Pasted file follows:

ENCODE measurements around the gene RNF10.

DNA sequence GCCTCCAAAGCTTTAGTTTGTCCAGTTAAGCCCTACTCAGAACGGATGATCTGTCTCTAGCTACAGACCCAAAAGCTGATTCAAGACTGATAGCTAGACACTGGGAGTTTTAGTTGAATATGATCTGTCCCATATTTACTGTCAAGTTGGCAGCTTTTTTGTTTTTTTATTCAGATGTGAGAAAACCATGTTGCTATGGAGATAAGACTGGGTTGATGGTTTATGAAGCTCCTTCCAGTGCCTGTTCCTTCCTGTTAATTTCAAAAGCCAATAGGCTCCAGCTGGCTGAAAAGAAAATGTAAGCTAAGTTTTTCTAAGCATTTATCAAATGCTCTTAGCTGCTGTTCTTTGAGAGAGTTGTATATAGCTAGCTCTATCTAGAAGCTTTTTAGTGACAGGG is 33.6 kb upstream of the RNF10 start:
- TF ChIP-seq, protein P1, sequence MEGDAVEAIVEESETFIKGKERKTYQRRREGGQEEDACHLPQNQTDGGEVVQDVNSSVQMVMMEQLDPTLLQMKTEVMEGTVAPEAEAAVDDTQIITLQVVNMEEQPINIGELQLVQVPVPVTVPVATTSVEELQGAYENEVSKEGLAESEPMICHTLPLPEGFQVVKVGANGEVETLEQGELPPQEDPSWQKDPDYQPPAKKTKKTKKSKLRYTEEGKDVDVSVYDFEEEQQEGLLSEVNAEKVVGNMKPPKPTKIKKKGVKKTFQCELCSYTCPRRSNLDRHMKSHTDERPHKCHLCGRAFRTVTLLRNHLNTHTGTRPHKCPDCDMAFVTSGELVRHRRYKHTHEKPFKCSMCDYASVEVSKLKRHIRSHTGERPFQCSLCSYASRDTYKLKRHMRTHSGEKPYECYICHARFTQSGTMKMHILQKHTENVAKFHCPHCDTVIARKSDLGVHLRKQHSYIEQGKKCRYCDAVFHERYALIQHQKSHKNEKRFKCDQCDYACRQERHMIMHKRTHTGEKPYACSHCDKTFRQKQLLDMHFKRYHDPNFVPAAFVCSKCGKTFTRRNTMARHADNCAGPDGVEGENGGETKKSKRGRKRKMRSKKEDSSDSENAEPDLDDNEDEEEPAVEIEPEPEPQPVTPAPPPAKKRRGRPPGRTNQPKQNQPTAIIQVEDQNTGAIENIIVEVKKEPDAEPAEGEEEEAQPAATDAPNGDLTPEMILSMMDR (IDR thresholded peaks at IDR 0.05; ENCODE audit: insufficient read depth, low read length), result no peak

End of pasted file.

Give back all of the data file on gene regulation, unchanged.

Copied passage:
ENCODE measurements around the gene RNF10.

DNA sequence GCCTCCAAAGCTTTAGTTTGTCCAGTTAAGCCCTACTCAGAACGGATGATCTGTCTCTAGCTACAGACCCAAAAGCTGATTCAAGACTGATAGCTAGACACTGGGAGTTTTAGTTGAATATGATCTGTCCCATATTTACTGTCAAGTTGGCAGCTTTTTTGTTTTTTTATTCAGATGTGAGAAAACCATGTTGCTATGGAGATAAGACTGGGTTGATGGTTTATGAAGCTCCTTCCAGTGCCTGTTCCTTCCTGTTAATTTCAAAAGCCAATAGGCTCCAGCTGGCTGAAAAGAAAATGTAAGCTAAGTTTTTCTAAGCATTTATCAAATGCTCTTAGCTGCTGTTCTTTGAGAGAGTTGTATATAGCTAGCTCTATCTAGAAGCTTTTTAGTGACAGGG is 33.6 kb upstream of the RNF10 start:
- TF ChIP-seq, protein P1, sequence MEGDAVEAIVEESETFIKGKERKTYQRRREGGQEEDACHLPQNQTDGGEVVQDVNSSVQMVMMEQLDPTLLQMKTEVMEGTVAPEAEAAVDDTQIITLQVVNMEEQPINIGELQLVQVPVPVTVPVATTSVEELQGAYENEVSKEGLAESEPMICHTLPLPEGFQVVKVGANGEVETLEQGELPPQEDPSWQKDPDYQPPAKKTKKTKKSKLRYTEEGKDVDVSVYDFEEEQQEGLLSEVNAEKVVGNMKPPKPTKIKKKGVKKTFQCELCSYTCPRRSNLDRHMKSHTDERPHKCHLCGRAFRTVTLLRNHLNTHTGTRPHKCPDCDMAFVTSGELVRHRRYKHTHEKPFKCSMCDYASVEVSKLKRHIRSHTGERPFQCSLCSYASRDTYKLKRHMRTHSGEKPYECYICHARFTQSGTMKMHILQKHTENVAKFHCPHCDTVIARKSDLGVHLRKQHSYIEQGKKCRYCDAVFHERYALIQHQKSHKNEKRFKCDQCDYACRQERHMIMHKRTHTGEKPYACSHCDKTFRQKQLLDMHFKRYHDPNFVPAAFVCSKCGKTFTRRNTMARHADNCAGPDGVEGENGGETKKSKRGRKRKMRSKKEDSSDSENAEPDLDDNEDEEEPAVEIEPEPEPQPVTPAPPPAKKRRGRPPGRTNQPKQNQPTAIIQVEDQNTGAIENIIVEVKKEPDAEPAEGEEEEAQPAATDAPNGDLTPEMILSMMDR (IDR thresholded peaks at IDR 0.05; ENCODE audit: insufficient read depth, low read length), result no peak